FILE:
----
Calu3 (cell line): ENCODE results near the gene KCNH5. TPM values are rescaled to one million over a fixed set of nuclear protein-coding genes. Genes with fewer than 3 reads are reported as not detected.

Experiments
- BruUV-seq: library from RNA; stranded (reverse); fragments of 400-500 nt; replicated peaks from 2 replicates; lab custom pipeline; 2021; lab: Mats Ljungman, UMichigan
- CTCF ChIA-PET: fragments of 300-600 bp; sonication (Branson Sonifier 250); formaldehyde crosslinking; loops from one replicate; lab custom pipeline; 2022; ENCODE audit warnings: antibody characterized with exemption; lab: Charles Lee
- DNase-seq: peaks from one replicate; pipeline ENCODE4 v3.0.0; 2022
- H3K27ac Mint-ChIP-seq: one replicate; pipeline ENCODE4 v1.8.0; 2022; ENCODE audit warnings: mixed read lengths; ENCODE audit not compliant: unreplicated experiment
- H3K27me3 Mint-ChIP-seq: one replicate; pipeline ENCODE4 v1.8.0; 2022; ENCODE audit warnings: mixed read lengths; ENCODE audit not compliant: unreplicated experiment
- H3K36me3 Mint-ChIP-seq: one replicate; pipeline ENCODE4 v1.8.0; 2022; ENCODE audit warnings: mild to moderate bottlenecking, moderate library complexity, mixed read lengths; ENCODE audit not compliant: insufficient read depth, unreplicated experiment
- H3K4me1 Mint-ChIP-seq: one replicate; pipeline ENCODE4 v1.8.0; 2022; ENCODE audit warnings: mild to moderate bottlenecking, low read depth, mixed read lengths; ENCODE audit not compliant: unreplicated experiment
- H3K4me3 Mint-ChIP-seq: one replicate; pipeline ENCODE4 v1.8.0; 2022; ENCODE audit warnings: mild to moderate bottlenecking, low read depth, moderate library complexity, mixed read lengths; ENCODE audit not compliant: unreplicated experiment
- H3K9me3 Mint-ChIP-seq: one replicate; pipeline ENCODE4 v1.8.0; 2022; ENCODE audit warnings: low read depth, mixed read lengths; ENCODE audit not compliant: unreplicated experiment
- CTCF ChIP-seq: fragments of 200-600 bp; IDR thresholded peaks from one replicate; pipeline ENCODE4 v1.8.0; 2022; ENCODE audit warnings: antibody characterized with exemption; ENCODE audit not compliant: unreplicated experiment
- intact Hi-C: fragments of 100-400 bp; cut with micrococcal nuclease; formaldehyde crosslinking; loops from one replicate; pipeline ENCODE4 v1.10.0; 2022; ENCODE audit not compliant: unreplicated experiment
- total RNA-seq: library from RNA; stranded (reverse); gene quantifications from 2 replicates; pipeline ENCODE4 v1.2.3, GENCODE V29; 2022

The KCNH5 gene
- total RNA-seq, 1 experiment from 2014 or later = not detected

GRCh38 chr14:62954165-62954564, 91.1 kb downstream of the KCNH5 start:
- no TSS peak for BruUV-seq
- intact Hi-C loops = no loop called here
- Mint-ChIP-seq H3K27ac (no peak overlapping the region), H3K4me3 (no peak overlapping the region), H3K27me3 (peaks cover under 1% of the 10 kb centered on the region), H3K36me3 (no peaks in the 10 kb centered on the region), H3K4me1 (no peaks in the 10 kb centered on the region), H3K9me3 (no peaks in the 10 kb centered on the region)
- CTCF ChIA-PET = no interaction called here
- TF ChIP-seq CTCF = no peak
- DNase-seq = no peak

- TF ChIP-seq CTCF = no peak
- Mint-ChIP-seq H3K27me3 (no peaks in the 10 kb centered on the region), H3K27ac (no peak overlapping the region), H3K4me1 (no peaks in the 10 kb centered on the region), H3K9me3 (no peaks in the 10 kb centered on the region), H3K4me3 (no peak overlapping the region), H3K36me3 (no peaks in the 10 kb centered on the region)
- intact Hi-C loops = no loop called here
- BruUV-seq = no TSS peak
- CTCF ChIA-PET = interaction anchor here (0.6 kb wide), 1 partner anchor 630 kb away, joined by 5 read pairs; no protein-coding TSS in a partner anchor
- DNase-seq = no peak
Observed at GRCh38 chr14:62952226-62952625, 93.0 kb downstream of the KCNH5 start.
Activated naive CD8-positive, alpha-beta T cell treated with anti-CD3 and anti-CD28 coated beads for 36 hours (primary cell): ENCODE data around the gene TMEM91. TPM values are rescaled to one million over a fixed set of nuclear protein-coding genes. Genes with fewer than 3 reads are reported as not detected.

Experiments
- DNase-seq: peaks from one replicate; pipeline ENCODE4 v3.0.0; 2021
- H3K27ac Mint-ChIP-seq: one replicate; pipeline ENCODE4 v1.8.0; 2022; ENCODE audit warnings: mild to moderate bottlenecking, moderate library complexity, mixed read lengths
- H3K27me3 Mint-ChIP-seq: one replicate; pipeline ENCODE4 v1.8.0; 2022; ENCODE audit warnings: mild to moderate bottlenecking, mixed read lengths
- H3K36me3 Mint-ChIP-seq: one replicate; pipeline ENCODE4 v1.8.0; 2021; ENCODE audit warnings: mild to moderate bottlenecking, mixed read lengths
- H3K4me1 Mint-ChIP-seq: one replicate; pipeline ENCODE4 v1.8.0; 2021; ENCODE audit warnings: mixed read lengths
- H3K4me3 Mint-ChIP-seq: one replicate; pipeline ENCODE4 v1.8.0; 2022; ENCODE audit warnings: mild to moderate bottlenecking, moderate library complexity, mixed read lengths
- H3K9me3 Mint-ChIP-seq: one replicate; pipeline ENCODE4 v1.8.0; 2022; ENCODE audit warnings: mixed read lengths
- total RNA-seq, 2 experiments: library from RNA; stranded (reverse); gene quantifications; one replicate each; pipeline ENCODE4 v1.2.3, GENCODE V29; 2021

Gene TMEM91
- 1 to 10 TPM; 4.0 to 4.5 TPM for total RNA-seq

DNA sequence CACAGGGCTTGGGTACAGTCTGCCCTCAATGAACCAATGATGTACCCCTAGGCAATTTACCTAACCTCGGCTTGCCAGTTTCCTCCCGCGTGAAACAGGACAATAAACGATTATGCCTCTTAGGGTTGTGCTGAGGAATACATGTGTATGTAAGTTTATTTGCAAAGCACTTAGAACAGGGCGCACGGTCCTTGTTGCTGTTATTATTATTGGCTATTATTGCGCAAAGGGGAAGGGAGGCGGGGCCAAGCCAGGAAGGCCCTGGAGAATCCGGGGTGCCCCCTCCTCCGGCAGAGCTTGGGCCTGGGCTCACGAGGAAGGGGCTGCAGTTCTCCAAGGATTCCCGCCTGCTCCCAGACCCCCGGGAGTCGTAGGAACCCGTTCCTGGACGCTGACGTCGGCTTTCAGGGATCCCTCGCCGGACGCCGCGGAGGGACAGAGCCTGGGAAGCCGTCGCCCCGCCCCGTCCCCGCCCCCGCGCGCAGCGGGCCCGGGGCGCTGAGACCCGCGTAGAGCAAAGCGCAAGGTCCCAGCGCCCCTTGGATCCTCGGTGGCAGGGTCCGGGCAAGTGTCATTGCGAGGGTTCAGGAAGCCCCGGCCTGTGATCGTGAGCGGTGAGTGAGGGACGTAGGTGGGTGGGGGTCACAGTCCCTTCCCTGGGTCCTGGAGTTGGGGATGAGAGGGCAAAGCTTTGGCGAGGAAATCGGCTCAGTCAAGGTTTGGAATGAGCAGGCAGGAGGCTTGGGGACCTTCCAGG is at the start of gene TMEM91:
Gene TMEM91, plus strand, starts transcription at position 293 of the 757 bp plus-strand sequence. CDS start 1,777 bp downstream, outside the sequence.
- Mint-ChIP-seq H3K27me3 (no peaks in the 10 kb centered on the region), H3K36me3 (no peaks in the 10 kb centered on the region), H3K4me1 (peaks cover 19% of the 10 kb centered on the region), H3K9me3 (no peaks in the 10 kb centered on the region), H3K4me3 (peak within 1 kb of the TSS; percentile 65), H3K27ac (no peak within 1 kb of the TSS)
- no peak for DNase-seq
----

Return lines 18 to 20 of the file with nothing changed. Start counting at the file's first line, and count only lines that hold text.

- no TSS peak for BruUV-seq
- intact Hi-C loops = no loop called here
- Mint-ChIP-seq H3K27ac (no peak overlapping the region), H3K4me3 (no peak overlapping the region), H3K27me3 (peaks cover under 1% of the 10 kb centered on the region), H3K36me3 (no peaks in the 10 kb centered on the region), H3K4me1 (no peaks in the 10 kb centered on the region), H3K9me3 (no peaks in the 10 kb centered on the region)